The Relationship Between Pain and Problem Behavior in Predicting Parent Stress in Families of Children with Autism

Saturday, May 14, 2016: 11:30 AM-1:30 PM
Hall A (Baltimore Convention Center)
C. E. Walsh1 and M. Tudor2, (1)University of Colorado Denver, Denver, CO, (2)Stony Brook University, East Setauket, NY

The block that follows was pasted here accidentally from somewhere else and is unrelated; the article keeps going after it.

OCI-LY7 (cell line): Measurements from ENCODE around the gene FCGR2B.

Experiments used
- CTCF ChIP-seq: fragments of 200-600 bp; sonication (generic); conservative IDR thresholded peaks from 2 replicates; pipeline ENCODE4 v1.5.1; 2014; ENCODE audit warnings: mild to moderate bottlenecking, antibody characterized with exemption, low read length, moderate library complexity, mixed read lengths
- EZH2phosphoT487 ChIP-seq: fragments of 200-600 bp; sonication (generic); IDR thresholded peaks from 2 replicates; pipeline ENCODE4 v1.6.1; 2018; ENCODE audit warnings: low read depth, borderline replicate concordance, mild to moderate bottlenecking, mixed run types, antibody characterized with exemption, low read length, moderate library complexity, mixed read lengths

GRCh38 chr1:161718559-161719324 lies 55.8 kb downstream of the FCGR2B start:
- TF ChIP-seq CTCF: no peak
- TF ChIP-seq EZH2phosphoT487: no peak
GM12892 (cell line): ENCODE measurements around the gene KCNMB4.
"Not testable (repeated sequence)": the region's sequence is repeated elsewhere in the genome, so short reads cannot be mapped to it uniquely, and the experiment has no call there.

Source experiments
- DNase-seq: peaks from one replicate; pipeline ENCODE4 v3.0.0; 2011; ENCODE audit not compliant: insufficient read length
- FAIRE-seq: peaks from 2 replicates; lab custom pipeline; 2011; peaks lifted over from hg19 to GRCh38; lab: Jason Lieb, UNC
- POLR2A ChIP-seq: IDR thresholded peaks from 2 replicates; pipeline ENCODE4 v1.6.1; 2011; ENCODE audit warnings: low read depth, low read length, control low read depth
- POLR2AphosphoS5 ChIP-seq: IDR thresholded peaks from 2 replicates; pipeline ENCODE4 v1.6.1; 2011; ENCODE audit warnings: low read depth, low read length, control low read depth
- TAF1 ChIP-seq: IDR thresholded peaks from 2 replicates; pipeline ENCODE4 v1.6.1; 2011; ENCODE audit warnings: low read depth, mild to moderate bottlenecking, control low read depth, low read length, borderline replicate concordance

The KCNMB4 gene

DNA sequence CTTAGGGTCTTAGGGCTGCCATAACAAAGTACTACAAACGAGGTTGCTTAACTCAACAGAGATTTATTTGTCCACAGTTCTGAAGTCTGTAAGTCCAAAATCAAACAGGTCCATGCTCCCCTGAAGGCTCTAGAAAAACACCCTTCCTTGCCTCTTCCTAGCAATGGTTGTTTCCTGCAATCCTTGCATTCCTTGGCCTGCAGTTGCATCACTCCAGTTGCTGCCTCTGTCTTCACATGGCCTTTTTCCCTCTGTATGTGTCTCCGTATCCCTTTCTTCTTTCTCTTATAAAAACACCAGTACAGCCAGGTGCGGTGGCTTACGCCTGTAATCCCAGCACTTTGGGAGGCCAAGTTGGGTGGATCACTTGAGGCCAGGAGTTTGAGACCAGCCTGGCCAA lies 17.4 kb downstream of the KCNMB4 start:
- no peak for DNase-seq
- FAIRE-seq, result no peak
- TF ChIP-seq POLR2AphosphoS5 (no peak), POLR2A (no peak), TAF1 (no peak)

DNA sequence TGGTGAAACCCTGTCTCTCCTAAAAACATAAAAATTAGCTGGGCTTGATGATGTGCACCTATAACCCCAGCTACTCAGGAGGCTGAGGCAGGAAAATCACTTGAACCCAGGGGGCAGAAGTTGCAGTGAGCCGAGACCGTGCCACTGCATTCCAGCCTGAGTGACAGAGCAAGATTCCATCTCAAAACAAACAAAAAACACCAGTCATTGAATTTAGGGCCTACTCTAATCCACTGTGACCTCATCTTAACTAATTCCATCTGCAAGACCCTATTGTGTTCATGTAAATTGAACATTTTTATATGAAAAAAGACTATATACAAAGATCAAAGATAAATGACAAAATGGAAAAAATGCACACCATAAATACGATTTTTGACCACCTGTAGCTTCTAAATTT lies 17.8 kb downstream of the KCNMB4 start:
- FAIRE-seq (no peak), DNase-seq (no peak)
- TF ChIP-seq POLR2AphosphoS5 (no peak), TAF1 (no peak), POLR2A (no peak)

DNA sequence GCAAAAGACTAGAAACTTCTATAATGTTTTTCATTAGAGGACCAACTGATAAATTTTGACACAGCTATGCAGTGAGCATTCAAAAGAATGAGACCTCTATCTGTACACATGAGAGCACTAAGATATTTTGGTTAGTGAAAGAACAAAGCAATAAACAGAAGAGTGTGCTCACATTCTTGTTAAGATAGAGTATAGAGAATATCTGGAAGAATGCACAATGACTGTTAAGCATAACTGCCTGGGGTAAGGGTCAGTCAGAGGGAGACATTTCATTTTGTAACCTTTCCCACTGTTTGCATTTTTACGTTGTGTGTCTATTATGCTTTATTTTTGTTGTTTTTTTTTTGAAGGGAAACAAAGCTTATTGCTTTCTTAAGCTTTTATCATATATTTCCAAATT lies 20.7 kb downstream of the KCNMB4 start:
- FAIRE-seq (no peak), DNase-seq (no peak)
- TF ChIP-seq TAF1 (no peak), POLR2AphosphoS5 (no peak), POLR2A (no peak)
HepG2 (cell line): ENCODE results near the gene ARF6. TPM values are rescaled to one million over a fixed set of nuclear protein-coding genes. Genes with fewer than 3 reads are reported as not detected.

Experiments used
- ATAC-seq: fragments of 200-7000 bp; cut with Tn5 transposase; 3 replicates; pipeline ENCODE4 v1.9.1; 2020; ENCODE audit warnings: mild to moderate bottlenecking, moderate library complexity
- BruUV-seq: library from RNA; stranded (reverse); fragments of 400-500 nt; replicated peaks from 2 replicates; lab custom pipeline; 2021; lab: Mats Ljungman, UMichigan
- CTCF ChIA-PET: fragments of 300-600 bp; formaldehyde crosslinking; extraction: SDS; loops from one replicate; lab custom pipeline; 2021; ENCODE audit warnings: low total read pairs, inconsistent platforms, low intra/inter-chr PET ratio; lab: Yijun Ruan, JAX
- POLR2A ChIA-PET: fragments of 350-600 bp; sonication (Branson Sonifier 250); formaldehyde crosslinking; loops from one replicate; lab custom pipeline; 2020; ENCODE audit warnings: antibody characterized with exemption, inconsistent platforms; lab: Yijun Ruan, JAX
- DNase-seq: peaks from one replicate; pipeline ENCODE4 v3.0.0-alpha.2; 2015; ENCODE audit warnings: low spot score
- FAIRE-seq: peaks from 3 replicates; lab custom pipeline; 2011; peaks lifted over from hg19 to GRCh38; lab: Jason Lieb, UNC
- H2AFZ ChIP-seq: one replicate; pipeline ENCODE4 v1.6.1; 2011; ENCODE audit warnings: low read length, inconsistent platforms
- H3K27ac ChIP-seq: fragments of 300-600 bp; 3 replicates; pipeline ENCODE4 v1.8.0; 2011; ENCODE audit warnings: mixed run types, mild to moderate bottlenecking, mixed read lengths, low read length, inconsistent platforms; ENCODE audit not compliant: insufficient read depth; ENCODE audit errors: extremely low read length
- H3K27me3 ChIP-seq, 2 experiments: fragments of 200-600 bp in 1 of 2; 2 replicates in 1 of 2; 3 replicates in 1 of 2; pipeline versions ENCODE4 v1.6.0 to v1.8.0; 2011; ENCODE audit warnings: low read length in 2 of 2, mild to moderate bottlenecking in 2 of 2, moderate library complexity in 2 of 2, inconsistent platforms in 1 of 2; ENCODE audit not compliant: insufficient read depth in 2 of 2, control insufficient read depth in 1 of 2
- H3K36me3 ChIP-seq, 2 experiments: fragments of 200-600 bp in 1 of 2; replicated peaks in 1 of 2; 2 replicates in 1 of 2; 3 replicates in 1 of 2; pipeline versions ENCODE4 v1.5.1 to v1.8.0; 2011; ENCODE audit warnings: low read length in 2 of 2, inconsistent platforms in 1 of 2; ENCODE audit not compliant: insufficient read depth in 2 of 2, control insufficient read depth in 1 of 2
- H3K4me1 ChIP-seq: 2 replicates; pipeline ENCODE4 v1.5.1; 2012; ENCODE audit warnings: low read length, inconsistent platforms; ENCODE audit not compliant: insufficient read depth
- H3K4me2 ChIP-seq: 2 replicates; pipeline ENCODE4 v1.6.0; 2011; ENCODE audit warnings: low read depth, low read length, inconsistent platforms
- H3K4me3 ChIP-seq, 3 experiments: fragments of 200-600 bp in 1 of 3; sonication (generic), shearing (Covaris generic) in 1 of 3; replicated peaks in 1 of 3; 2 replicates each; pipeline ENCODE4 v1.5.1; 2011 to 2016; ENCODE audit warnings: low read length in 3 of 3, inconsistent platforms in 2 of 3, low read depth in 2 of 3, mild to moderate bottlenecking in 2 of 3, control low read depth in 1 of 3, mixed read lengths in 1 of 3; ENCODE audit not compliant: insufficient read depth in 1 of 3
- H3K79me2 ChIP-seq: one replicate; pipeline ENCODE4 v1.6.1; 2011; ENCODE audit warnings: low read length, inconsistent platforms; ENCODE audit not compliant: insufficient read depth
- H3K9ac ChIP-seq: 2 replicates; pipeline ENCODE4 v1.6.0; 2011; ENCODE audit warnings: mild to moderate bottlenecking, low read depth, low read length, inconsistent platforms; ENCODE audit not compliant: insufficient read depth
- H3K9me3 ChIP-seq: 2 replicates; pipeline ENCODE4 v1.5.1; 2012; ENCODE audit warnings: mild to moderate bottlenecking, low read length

Background: Studies have shown that children with ASD have increased severity and incidence of pain symptoms compared to typically developing children and children with other disorders (Herbert, 2005). Pain has also been shown to act as a setting event for problem behavior in children with autism spectrum disorder (ASD) and is one of the strongest predictors of parent stress. Parents of children with ASD who also experience physical illness tend to be more intensely involved in their caregiver role and are also more likely to experience stress (Krulik et al., 1999). Further, children with ASD may have difficulty communicating pain symptoms and are more likely to exhibit challenging behavior when sick (Carr & Blakeley-Smith, 2006). Currently, the relationship between child pain symptoms, problem behavior, and parent stress is unknown in parents of children with ASD; however, it is important to better understand this relationship in order to further address these issues in treatments for challenging behavior. Objectives: (1) To examine the relationship between pain symptoms, parent stress, and problem behavior; and (2) To determine the role of parenting style in the relationship between pain symptoms, problem behavior, and parent stress. Methods: Participants included 148 parents of children with ASD who were recruited from a Northeast local chapter of the Autism Society of America. Parents completed standardized self-report measures of pain symptoms, problem behavior, parent stress, and parent coping style They were compensated with a $20 Amazon.com gift card. Results: Multiple regression analyses indicated that child pain was significantly positively related to parent stress for those children with high problem behavior, r(99) = .403, p < .001, whereas it was not significantly related to parent stress for children with low problem behavior, r(33) = .04, p = .53. There was a significant interaction between pain symptoms and parent protectiveness to predict parent stress, t(128) = 2.62, p = .01 (β = .23). There was a significant, negative correlation between parent protectiveness and parent stress when child pain was low, r(99) = -.25, p = .05, and a significant, positive correlation when child pain was high, r(33) = .29, p = .02. Conclusions: Results showed that problem behavior was a moderating factor between pain and parent stress and there was a significant interaction between pain and problem behavior predicting stress. Pain could be functioning as a setting event such that when pain is present it might increase the likelihood that problem behavior will occur. An overprotective parenting style also moderated the relationship between pain and parent stress. This suggests that parents who respond to their child’s pain by reducing demands or by increasing attention to the child’s pain might be exacerbating the behavior problems and thus increasing parent stress. From a systems perspective it is important to acknowledge various factors that maintain a child’s behavior and also produce parent stress. The novel model presented here indicates the importance of providing interventions that involve families with a main goal of increasing quality of life for the family.